Goldstein's Response to Jamyang Norbu
WTN[Tuesday, July 29, 2008 19:39]
Below is Melvyn C. Goldstein's response to Jamyang Norbu's "BLACK ANNALS: Goldstein & The Negation Of Tibetan History, Part I and II. This was sent to WTN by Goldstein.

July 28, 2008

Last week and today, WTN published comments by Jamyang Norbu regarding aspects of my 900 page book, A History of Modern Tibet, 1913-1951: The Demise of the Lamaist State (U. of California Press, 1989). Mr. Norbu is entitled to his views, but readers of WTN should understand that what he was commenting on were not fair representations of my views but rather distorted and misleading caricatures. Taking phrases and sentences out of context, he strives very hard to twist and turn what I have written to demonstrate I have a leftist agenda. That is rather bizarre because I actually have conservative political views. His comments share much of the same tactics we see in the current presidential campaign where each candidate deliberately distorts the views of their opponent to make it easier to attack them in their TV ads. It is always easier to attack a strawman. Consequently, please do not try to understand modern Tibetan history or my nuanced views of that history based on Mr. Norbu's comments.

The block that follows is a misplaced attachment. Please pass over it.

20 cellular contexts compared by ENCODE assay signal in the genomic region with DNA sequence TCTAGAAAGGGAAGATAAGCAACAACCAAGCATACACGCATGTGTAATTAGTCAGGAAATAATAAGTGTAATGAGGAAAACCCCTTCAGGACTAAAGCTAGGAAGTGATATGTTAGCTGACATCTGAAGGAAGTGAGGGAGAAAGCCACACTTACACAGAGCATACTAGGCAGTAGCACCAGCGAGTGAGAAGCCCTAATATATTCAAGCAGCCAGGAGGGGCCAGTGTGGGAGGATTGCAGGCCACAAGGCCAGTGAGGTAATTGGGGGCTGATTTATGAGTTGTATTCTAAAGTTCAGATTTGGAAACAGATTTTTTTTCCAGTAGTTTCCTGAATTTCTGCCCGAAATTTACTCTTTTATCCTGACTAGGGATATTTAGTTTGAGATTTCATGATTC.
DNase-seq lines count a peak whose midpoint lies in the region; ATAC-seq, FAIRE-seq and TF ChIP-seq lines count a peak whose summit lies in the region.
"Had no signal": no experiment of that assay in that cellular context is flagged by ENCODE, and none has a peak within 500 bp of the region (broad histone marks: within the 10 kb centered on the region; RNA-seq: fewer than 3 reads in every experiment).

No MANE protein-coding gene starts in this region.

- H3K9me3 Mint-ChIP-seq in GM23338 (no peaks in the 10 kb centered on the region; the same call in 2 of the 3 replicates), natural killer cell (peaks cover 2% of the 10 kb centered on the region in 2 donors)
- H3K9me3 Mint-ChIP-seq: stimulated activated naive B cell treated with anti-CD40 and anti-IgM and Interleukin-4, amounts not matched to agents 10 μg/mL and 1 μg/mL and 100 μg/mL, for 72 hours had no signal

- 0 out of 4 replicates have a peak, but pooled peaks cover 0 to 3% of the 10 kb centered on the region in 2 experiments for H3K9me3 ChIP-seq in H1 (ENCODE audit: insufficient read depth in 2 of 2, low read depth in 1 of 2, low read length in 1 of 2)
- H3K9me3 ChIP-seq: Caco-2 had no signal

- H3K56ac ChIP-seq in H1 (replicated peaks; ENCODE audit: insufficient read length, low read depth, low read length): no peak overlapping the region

Read my book yourself and form your own opinion!!!

That book, I should add, was awarded Honorable Mention in 1989 in the Association of Asian Studies' Joesph Levenson Prize competition. The Association's award committee wrote of it: "This monumental study is a path-breaking contribution to our understanding of modern Tibet. Melvyn Goldstein has marshaled an impressive array of documentary, archival and interview sources to provide critical new insights into the political and diplomatic history of Tibet during its independence of Chinese domination. …"

I also suggest that subscribers to WTN who are interested in modern Tibetan history read my new historical study, A History of Modern Tibet, Volume 2, 1951-1955: The Calm Before the Storm (California, 2007). It explicates the complex responses on the Tibetan and Chinese sides to the Seventeen-Point Agreement during the first five years of Tibet's incorporation into the PRC. Further in the future, I am currently working on a third volume which will be titled, A History of Modern Tibet, 1955-59: In the Eye of the Storm.

--
Melvyn C. Goldstein, Ph.D.
John Reynolds Harkness Professor in Anthropology
Co-Director, Center for Research on Tibet,
Case Western Reserve University,
Cleveland, Ohio 441106

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